After our camera battle between the HONOR 8C and the realme 3, it’s time for a contest of gaming prowess. This time, it’s going to be between the Honor Play and the realme 3 Pro.

HONOR Play

The HONOR Play took the mid-range market by storm with its aggressive pricing and very capable hardware. The Kirin 970 may not be the latest, but we’re still talking about a flagship-level chip, which also run the likes of the Huawei P20 and P20 Pro. Add 4GB of RAM and GPU Turbo to the mix, and we can have a phone that should handle even current titles with no major issues.

Realme 3 Pro

Realme 3 Pro on the other hand, is the current talk of town in the mid-range segment. The brand has been known to out devices that deliver exceptional value for money, and this one’s no different. It runs on a Snapdragon 710, one of the more capable mid-range chips out there, along with 4GB of RAM. Like the Honor Play, this one also has a performance-enhancing tech of its own named Hyper Boost 2.0.

As far as price is concerned, both fall into the the PhP11,000 to PhP12,000 range – HONOR Play, with the recent price cut is sold at PhP11,990, while the realme 3 Pro is priced at PhP12,990 for the 4GB + 64GB variant.

Setting the Battlefield

For this comparison, we’ll be playing 3 games on each phone. PUBG Mobile, a very popular fast-paced battle royale game, Real Racing 3, which is one of the most beautiful looking racing games on Mobile, and of course, Mobile Legends – a MOBA that has become an unprecedented phenomenon, and has become a staple in tournaments. To measure metrics such as FPS and Battery usage, we’ll be using GameBench.

Round 1 – PUBG Mobile
HONOR Play realme 3 Pro
Median FPS 40 FPS 40 FPS
FPS Stability 100% 100%
Estimated Playtime 6h 16m 5h 5m
Power Consumed 644mA 788mA
Avg CPU Usage 14.00% 15.79%
Peak CPU Usage 22.99% 28.34%
Avg Memory Usage 1022MB 752MB
Peak Memory Usage 1072MB 768MB

 

With PUBG Mobile set to Balanced + Ultra FPS setting, both devices showcased great performance, both with a well-sustained median of 40 FPS. The Kirin 970 shows its efficiency as it consumes less power to deliver the same level of performance, which in turn gives you more uptime. While only a sliver in difference, it also uses less CPU. Realme 3 Pro on the other hand only took 768MB at peak to run the game.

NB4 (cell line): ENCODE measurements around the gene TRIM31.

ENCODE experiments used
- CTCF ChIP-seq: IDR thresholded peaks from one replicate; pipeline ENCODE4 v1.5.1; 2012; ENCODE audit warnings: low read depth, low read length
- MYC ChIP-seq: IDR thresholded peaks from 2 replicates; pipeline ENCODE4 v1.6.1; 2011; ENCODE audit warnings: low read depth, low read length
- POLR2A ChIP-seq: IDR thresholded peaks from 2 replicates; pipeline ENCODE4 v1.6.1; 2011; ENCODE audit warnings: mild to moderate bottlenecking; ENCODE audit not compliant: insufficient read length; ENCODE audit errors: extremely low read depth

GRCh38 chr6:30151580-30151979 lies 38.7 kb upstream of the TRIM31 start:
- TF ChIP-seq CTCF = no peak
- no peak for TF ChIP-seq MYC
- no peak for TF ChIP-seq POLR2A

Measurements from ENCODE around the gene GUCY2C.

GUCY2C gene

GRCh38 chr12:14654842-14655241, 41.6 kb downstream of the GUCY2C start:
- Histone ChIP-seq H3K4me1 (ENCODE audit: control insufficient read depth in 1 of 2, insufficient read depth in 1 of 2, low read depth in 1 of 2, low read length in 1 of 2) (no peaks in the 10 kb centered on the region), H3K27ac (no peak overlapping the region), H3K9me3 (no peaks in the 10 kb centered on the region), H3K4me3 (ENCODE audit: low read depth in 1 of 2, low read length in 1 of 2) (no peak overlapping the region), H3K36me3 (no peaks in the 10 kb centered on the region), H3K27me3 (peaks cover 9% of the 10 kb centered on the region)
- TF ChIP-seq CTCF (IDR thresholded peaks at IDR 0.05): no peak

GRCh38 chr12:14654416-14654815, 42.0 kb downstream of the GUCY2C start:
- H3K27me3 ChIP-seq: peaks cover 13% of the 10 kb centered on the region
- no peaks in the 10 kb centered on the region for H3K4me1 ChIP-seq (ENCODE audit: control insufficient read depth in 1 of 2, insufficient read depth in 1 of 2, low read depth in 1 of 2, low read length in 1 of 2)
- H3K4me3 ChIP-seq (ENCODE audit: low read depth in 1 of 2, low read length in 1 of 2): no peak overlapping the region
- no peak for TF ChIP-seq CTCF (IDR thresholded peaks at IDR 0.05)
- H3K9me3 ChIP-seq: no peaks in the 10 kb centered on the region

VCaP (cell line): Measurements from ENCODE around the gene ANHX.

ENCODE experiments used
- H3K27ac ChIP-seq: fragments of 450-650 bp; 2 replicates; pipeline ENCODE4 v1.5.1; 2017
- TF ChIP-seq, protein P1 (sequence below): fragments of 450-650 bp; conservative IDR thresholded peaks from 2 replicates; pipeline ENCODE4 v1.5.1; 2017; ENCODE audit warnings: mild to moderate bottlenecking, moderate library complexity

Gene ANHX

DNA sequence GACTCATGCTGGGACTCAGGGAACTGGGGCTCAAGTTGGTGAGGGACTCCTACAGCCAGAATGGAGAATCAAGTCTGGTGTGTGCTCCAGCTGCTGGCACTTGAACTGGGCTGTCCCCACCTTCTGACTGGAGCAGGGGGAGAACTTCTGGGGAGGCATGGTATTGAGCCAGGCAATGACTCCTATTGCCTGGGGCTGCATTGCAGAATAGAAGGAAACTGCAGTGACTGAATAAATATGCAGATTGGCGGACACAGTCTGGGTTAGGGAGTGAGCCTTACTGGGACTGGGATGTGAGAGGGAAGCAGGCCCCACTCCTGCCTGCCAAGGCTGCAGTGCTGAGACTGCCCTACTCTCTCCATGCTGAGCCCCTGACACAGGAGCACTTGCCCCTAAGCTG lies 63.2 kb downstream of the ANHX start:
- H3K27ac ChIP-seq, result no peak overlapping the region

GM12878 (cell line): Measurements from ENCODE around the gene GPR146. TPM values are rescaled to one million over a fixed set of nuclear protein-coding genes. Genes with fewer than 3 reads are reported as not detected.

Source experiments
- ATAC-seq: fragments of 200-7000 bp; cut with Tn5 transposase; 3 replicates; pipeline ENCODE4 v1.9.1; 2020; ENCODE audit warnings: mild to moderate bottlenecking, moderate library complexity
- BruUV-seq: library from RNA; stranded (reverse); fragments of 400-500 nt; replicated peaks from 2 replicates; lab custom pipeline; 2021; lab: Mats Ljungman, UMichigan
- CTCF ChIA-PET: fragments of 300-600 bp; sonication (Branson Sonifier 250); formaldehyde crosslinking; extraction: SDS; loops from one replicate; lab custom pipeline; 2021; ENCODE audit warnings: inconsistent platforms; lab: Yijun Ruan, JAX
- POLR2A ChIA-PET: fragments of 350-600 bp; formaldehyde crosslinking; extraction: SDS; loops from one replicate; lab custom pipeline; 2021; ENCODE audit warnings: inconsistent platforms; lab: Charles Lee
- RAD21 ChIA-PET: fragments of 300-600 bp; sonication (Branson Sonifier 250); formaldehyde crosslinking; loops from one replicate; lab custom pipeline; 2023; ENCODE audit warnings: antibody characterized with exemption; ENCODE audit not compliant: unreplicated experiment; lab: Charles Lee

With more uptime and at the same level of performance, the HONOR Play wins this round.

Round 2 – Real Racing 3
HONOR Play realme 3 Pro
Median FPS 54 FPS 60 FPS
FPS Stability 98% 95%
Estimated Playtime 5h 14m 5h 5m
Power Consumed 714mA 712mA
Avg CPU Usage 8.65% 8.79%
Peak CPU Usage 11.15% 12.03%
Avg Memory Usage 703MB 964MB
Peak Memory Usage 737MB 1070MB

 

While the realme 3 Pro was able to churn out more FPS, the Honor Play is able to sustain its performance closer to its median, which means you get a slightly more steady experience.  It also showcased its prowess in memory management, as it only used 737MB of its available RAM at peak.

Again, with more parameters in its favor, the HONOR Play wins this round.

Final Round – Mobile Legends
HONOR Play realme 3 Pro
Median FPS 55 FPS 60 FPS
FPS Stability 98% 97%
Estimated Playtime 6h 30m 5h 25m
Power Consumed 516mA 663mA
Avg CPU Usage 0.47% 0.41%
Peak CPU Usage 0.85% 0.66%
Avg Memory Usage 18MB 37MB
Peak Memory Usage 19MB 39MB

 

Running the game with everything maxed out and High FPS mode ON, both devices were able to churn out good framerates, with the realme 3 Pro hitting a median of 60 FPS. FPS Stability is basically even, so as average CPU usage.

For this round, you get slightly better performance on the realme 3 Pro, but more hours on the HONOR Play.  We’d call this one a draw.

Verdict

With a score of 2-.5, the HONOR Play wins this battle by a slight margin, thanks to its more efficient and more capable processing package. What’s interesting is that the realme 3, despite having a mid-range chip, gave the HONOR Play a run for its money, that says a lot about the value it brings to the table for the price. Either way, you can’t go wrong with any of the two.

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Emman has been writing technical and feature articles since 2010. Prior to this, he became one of the instructors at Asia Pacific College in 2008, and eventually landed a job as Business Analyst and Technical Writer at Integrated Open Source Solutions for almost 3 years.

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